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Decentralized autonomous organizations (DAOs) are a staple of web3. Internet-native and blockchain-based, DAOs are intended to provide a new, democratized management structure for businesses, projects, and communities, in which any member can vote on organizational decisions just by buying into the project.
At a high level, this is how DAOs work:
- DAO founders create a new cryptocurrency, known as a governance token;
- They distribute these tokens to users, backers, and other stakeholders;
- Each token corresponds to a set amount of voting power within the organization. Each token also corresponds to a price on the secondary market, where it can be bought and sold at will.
While this process is often described as a way to decentralize power, governance token data suggests that DAO ownership is highly concentrated.
The concentration of governance token holdings
By analyzing the distribution of ten major DAOs’ governance tokens, we find that, across several major DAOs, less than 1% of all holders have 90% of voting power.
This has meaningful implications for DAO governance. For example, if just a small portion of the top 1% of holders worked together, they could theoretically outvote the remaining 99% on any decision. This has obvious practical implications and, in terms of investor sentiment, likely affects whether small holders feel that they can meaningfully contribute to the proposal process.
The impact of high concentration on DAO governance
For a governance token holder, there are three key governance actions. Voting is simple – any holder can do it. But what about creating a proposal? And what about passing it?
Per these ten DAOs proposal requirements, we find that:
- A user must hold between 0.1% and 1% of the outstanding token supply to create a proposal.
- A user must hold between 1% and 4% to pass it.
Using these ranges as lower and upper bounds, we find that between 1 in 1,000 and 1 in 10,000 of these ten DAOs’ holders have enough tokens to create a proposal.
There are several tradeoffs at play here. If too many holders can create a proposal, the average proposal’s quality may fall, and the DAO may be riddled with governance spam. But if too few can, the community may come to feel that “decentralized governance” rings false.
When it comes to single-handedly passing a proposal, between 1 in 10,000 and 1 in 30,000 holders have enough tokens to do so.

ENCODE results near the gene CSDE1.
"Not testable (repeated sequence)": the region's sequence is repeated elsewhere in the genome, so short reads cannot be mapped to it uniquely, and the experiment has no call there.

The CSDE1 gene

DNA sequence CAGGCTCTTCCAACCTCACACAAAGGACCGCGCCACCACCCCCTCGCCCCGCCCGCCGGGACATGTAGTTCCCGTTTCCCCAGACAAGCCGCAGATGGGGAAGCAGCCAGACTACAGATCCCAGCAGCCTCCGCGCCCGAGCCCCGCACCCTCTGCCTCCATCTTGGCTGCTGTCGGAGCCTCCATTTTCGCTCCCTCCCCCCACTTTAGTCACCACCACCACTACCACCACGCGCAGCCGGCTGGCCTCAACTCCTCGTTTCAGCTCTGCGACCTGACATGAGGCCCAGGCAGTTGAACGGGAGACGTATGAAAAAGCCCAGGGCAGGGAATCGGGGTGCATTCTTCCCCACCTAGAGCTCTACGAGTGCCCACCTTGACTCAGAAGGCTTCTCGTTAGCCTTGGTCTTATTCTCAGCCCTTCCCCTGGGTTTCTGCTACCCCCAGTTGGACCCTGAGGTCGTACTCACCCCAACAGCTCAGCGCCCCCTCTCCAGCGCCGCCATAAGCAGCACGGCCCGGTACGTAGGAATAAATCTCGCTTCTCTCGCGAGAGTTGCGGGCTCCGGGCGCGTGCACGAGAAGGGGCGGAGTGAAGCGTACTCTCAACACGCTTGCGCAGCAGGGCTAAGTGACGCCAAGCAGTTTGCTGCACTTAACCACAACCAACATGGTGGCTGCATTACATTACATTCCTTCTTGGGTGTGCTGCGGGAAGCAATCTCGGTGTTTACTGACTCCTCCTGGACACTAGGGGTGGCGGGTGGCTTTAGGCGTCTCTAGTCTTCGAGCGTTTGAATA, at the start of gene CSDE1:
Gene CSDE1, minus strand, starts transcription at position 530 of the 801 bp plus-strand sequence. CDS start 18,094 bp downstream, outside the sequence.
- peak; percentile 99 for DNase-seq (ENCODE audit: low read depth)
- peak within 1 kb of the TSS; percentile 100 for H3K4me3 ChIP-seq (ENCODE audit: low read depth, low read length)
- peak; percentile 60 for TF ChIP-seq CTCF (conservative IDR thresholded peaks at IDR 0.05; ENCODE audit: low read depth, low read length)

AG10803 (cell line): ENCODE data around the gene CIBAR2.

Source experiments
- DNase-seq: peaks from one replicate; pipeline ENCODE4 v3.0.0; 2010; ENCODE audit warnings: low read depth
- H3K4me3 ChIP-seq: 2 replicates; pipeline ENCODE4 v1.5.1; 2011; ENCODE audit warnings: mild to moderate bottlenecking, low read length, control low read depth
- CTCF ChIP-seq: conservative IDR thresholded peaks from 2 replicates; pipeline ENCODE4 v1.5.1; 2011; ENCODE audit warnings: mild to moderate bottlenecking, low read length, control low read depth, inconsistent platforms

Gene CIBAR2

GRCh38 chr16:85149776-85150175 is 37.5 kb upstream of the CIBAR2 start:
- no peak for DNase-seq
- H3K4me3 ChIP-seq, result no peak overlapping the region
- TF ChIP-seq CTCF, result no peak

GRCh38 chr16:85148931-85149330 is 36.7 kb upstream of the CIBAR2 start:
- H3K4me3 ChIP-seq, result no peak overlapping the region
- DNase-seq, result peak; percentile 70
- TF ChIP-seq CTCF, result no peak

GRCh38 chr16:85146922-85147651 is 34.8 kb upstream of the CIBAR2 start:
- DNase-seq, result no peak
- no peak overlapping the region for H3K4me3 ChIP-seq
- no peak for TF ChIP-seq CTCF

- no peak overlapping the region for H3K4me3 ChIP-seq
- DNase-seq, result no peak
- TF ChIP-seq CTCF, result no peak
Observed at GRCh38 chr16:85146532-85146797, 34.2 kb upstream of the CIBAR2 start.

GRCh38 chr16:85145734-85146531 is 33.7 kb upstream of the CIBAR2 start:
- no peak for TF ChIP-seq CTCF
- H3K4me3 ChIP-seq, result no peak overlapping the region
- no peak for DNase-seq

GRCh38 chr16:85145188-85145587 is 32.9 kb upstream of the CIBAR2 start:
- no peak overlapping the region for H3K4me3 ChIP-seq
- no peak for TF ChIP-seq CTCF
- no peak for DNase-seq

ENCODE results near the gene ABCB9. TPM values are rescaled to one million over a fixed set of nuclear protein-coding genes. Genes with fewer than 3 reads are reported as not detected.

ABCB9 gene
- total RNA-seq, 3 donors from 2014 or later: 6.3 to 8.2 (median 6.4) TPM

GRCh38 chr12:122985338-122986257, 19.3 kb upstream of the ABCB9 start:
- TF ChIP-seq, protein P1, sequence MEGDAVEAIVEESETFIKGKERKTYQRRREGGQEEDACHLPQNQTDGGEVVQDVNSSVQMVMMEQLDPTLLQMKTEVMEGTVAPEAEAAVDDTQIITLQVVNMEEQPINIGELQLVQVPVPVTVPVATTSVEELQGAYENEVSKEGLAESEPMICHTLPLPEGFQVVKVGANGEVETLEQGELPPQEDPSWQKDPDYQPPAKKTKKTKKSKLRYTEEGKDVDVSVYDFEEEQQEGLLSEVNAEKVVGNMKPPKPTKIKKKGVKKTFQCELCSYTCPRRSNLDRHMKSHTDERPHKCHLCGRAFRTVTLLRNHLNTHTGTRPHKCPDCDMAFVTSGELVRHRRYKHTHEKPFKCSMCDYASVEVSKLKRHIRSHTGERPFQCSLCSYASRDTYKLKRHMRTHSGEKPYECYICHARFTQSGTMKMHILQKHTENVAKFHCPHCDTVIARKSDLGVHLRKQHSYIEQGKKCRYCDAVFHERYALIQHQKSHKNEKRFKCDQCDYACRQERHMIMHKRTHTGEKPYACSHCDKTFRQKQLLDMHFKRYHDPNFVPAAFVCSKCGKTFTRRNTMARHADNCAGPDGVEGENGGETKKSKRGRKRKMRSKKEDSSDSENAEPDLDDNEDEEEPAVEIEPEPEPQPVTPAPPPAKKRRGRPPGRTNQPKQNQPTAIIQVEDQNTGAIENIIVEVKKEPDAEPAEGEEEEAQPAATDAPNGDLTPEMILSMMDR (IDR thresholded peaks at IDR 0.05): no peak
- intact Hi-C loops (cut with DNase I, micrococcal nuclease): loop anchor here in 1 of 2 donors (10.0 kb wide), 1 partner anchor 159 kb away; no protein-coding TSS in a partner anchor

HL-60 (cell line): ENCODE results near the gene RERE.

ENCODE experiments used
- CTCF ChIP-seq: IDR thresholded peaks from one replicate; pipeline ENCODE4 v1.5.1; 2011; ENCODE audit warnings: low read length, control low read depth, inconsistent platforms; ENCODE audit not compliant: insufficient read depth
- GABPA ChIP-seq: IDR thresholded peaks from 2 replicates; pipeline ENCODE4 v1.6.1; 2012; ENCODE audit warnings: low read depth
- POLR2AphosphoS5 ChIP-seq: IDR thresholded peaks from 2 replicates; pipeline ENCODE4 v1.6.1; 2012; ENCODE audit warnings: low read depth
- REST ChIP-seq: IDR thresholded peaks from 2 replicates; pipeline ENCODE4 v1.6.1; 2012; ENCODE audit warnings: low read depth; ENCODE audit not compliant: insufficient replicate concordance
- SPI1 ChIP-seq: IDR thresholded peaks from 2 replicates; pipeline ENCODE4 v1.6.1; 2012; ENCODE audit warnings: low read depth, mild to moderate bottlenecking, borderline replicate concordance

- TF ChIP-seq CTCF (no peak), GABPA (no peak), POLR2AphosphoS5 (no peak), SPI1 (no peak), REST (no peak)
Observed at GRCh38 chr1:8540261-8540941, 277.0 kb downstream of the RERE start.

Overly concentrated voting power in DAOs can result in decision-making that seemingly contradicts the tenets of decentralization on which web3 is built. For instance, in June 2022, the DAO governing the Solana-based lending protocol Solend faced a problem: Solana’s price was dropping, and if it fell much further, the protocol’s biggest whale user would face a margin call that could render Solend insolvent and send roughly $20 million worth of Solana onto the market, potentially tanking the asset’s price and upending the entire Solana ecosystem. The DAO called a vote to take control of the whale’s account and liquidate its position through OTC desks, rather than the open market.
Governance proposal SLND1 has passed.
Special margin requirements for accounts that represent over 20% of borrows are now in effect.
There will be a grace period for 3oSE…uRbE to reduce their leverage by themselves. pic.twitter.com/dsZhFRC8ZX
— Solend (we’re hiring!) (@solendprotocol) June 19, 2022
The proposal passed easily, with over 1.1 million “yes” votes to 30,000 “no” votes. However, more than 1 million of those votes came from a single user with enormous governance token holdings. Without their vote, the motion wouldn’t have passed the 1% participation rate necessary for quorum.
The decision triggered a backlash from the cryptocurrency community, with many questioning how a platform could claim to be decentralized and then take control of a user’s funds against their will. Following this, the Solend DAO voted again to invalidate the proposal, and the whale user eventually began to unwind their position. While the crisis was averted in this case, it raises questions about the ability of a DAO to act in the best interest of all participants when some voters control such an outsized share of governance tokens.
How do DAOs govern, exactly?
Actual governance processes vary enough from DAO to DAO that this question is best answered with examples. Let’s start with the biggest one: Uniswap.
Example: Uniswap Governance
Uniswap is a decentralized exchange (DEX), and, like many DeFi protocols, it is governed by a DAO.
Anyone who holds Uniswap’s governance token, UNI, is a member of this DAO. They can participate in governance by delegating their voting rights to their own or another’s address, by publicizing their opinions, or by submitting their own proposal. The contents of these proposals vary widely: holders have recently voted on whether to finance a grant program, whether to integrate a new blockchain, and whether to reduce the governance proposal submission threshold.
But before someone can submit a proper proposal, their idea must pass the first two phases: temperature checks and consensus checks.
- The temperature check determines whether there is sufficient community will to change the status quo. At the end of the two days, a majority vote with a 25,000 UNI yes-vote threshold wins.
- The consensus check establishes formal discussion around a potential proposal. At the end of five days, a majority vote with a 50,000 UNI yes-vote threshold wins.